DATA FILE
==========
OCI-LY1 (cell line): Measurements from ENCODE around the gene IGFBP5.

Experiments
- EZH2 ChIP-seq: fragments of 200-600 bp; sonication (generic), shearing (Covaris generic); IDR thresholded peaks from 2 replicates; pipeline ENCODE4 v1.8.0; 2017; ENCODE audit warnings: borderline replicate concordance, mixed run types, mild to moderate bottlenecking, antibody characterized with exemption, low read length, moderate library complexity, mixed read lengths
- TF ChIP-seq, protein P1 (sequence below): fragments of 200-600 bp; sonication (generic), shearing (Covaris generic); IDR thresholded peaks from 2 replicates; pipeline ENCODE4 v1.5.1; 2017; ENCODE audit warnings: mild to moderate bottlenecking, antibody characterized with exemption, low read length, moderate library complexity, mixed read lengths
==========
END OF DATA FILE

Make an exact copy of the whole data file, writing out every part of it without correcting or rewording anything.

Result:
OCI-LY1 (cell line): Measurements from ENCODE around the gene IGFBP5.

Experiments
- EZH2 ChIP-seq: fragments of 200-600 bp; sonication (generic), shearing (Covaris generic); IDR thresholded peaks from 2 replicates; pipeline ENCODE4 v1.8.0; 2017; ENCODE audit warnings: borderline replicate concordance, mixed run types, mild to moderate bottlenecking, antibody characterized with exemption, low read length, moderate library complexity, mixed read lengths
- TF ChIP-seq, protein P1 (sequence below): fragments of 200-600 bp; sonication (generic), shearing (Covaris generic); IDR thresholded peaks from 2 replicates; pipeline ENCODE4 v1.5.1; 2017; ENCODE audit warnings: mild to moderate bottlenecking, antibody characterized with exemption, low read length, moderate library complexity, mixed read lengths